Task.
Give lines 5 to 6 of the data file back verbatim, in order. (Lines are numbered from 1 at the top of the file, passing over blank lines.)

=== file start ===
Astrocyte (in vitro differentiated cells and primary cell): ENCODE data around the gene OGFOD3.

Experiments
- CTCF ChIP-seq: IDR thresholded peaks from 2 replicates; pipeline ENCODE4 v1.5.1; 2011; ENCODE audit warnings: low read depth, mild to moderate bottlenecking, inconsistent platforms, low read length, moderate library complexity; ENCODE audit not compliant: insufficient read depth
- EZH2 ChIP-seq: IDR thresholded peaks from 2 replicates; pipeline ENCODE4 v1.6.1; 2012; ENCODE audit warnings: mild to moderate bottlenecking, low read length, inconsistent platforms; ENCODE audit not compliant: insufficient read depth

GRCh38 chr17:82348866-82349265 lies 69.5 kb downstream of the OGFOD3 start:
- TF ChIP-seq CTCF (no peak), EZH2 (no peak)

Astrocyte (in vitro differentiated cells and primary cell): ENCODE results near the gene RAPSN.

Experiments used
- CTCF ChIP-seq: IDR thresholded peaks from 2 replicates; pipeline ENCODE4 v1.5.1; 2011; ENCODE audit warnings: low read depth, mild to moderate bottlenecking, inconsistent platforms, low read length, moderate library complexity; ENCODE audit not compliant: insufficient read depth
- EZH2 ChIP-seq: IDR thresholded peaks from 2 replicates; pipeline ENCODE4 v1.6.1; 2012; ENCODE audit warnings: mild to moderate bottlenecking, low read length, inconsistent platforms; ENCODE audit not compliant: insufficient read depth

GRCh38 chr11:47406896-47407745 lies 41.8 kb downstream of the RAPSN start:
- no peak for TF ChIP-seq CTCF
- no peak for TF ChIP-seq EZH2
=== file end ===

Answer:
GRCh38 chr17:82348866-82349265 lies 69.5 kb downstream of the OGFOD3 start:
- TF ChIP-seq CTCF (no peak), EZH2 (no peak)